Autonomous Plane Navigates Parking Garage Without Using GPS

Autonomous Plane Navigates Parking Garage Without Using GPS

A fixed-wing drone built by MIT autonomously piloted its way through a subterranean parking garage using only on-board sensors and two sophisticated control algorithms.

Autonomous navigation in an obstacle-dense, GPS-denied environment is typically executed by rotorcrafts like quadcopters. Their slow movement gives them time to compute the data from their on-board sensors and their high maneuverability allows them to avoid objects more easily.

But Adam Bry, Abraham Bachrach, Nicholas Roy of MIT’s Robust Robotics Group insisted on flying an airplane indoors and they have now successfully completed a series of test flights as is shown in the video below.

“The reason that we switched from the helicopter to the fixed-wing vehicle is that the fixed-wing vehicle is a more complicated and interesting problem, but also that it has a much longer flight time,” Roy said in the MIT press release. “The helicopter is working very hard just to keep itself in the air, and we wanted to be able to fly longer distances for longer periods of time.”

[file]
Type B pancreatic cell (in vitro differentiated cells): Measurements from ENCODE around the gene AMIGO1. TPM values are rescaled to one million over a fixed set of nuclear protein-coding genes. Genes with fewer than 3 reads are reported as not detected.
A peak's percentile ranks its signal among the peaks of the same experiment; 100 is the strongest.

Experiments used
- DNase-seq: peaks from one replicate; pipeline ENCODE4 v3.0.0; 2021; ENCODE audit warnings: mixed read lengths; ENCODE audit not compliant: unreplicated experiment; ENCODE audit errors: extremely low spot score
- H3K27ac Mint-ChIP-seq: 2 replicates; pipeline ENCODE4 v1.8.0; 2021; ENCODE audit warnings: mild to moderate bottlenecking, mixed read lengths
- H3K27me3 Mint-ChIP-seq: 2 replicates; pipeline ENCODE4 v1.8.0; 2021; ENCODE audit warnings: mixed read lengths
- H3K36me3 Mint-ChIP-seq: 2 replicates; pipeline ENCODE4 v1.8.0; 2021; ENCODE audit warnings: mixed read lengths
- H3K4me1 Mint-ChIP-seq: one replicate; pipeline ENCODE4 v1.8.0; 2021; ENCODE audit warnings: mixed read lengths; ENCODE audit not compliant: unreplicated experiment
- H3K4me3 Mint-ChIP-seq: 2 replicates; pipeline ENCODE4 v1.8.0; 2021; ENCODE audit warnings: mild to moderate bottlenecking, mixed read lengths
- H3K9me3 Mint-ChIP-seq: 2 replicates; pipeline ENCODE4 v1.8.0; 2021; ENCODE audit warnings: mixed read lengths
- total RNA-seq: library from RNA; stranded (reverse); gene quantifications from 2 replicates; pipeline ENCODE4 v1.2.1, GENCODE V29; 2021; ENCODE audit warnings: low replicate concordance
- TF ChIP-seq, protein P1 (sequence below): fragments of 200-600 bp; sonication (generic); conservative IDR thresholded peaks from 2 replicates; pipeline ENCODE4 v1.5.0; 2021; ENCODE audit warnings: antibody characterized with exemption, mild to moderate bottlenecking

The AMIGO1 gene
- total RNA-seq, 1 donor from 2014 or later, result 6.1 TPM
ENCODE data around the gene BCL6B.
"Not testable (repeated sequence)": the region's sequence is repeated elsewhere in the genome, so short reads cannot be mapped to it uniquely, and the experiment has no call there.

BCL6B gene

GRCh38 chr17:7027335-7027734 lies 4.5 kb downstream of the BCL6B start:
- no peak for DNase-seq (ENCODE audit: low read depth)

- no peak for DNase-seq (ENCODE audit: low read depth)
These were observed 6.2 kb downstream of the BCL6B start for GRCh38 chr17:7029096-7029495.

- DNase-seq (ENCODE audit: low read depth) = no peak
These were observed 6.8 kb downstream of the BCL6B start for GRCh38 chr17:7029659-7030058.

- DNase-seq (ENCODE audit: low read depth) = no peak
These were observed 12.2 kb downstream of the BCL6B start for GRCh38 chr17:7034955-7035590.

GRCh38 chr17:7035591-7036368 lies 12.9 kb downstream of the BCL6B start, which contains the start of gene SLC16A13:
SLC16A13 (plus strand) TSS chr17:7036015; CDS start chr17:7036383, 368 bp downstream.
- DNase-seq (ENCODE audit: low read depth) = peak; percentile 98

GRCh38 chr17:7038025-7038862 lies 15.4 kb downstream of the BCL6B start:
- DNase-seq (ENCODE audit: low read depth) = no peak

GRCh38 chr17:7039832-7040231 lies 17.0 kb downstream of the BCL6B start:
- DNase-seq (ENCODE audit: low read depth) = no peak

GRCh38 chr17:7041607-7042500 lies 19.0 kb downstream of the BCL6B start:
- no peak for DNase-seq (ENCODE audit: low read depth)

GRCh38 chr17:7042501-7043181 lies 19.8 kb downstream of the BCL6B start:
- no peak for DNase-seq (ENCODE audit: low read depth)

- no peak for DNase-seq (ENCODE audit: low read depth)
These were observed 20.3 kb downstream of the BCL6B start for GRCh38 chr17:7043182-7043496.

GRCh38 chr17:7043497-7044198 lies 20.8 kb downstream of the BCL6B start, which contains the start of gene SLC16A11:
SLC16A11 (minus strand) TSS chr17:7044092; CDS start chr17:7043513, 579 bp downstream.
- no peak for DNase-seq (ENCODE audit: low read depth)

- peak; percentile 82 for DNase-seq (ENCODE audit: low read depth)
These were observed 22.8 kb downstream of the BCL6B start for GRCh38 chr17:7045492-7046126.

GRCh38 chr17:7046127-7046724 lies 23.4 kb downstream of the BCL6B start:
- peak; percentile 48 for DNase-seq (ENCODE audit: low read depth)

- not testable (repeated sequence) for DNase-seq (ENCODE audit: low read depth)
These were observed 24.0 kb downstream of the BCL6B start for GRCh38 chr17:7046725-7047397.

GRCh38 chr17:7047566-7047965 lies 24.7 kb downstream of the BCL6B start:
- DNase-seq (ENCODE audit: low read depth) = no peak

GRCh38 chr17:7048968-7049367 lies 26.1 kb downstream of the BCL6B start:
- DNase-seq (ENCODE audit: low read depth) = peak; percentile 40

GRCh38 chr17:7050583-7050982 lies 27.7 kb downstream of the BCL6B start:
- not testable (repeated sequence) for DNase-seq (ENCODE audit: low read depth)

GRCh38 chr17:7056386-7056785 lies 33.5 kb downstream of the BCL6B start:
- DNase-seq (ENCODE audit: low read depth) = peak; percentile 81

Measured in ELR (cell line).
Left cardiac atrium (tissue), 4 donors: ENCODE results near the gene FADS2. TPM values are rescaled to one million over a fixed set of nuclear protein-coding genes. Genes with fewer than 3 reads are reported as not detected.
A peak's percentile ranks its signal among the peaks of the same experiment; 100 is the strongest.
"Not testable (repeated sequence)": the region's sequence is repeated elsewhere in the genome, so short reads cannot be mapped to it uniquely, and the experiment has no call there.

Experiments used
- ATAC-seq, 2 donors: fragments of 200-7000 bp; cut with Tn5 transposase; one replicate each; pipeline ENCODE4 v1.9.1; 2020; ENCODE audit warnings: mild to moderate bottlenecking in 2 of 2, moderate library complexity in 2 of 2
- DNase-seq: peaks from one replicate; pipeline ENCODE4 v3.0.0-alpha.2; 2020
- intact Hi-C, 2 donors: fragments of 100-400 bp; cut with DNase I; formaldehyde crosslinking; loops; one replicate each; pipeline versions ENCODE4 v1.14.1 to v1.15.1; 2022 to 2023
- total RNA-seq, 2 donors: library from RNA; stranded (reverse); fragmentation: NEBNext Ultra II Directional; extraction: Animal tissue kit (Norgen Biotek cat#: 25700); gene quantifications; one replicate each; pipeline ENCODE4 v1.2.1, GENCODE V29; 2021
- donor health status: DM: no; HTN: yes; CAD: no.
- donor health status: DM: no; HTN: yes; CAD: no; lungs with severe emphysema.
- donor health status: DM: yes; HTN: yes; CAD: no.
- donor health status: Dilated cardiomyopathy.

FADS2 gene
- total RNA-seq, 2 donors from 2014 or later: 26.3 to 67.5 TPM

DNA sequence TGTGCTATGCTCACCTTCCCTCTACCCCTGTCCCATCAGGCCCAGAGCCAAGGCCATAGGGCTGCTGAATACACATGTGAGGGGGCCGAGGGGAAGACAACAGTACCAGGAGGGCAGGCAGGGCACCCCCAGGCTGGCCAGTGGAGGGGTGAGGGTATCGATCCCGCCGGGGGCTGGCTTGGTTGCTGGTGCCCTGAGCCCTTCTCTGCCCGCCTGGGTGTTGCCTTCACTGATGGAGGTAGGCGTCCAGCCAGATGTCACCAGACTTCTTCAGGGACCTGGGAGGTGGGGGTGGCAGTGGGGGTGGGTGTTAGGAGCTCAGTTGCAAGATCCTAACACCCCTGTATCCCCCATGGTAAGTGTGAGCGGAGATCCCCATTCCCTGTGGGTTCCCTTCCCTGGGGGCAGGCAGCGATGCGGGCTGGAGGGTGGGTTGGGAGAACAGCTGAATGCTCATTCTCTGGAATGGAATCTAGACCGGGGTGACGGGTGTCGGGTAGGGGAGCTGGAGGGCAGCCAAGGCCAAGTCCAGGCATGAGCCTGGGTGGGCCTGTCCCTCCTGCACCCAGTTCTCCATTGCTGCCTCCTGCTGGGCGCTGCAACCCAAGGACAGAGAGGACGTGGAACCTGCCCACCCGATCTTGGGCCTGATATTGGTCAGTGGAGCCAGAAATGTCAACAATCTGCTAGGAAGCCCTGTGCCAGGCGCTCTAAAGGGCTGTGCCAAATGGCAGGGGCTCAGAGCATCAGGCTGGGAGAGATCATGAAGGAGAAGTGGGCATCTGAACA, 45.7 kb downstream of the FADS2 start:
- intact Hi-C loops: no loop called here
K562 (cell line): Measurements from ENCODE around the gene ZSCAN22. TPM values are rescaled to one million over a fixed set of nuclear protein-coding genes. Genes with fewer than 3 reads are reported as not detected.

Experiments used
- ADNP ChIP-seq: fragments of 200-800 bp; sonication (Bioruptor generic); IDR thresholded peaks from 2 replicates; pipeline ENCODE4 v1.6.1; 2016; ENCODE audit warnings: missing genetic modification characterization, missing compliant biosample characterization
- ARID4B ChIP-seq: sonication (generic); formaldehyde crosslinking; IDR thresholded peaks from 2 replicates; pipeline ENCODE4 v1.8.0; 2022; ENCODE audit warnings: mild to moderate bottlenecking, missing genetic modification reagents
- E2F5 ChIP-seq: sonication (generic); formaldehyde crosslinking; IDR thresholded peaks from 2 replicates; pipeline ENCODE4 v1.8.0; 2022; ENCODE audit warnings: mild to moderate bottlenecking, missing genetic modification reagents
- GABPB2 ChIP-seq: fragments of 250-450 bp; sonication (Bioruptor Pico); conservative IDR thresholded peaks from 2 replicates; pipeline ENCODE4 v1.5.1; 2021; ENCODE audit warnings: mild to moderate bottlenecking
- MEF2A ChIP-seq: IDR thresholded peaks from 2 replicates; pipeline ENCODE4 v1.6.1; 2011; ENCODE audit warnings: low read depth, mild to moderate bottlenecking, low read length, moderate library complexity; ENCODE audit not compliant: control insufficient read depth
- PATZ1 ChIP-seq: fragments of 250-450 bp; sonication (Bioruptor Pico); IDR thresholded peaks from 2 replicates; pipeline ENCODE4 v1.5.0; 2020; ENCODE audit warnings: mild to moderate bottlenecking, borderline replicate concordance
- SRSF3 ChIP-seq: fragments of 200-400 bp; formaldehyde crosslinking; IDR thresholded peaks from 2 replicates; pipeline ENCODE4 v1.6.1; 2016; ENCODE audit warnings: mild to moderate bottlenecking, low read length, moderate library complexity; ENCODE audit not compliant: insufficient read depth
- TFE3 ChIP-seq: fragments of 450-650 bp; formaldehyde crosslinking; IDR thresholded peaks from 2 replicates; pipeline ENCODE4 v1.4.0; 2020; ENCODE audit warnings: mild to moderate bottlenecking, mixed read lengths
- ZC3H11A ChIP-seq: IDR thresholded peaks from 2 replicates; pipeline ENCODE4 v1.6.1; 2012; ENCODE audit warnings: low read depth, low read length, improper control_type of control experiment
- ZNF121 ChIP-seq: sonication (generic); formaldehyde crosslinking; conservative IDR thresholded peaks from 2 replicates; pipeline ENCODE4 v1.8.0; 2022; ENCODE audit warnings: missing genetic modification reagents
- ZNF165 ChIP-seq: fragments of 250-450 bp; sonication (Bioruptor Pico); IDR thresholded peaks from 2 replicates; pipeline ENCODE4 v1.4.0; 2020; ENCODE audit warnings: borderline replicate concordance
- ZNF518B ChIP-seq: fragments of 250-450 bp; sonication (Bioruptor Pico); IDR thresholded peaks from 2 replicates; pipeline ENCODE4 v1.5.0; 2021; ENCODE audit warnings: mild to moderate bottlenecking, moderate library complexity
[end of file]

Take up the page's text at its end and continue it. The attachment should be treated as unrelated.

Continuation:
The custom built airplane with a wingspan of two meters, weighs about two kilograms (4.4 lbs) and travels at a speed of 35 km/h (22 mph). It carries a payload consisting of a laser rangefinder to determine its distance to surrounding objects, inertial sensors (gyroscopes and accelerometers) and a 1.6GHz Intel Atom base flight computer for on-board computations.

Most drones relying on external positioning systems or on-board cameras can map out their environment on the go. But because flying a plane indoors poses such a difficult problem the MIT drone was given a 3D map of the environment.

But even with the map, determining the state (location, physical orientation, velocity and acceleration) of the drone using the data provided by the onboard sensors demands too much computational power from the flight computer.

To reduce the computational burden the team combined two algorithms to estimate the state of the plane [PDF].

The algorithm called the particle filter is efficient enough to determine the location of a robot navigating a 2D map but for a 3D environment the filter requires too many particles for accurate localization and loses its efficiency.

The Kalman filter on the other hand, is very efficient but is not well-suited for integrating the data from the laser rangefinder, something the particle filter does well. The team took the best of both algorithms to arrive at accurate enough state estimations.

With the next iteration of the fixed-wing drone the robotics team wants to enable it to generate its own map on the fly.

Photo: MIT

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    avatar Tessel Renzenbrink is the editor of TechTheFuture. I focus on disruptive trends in technology.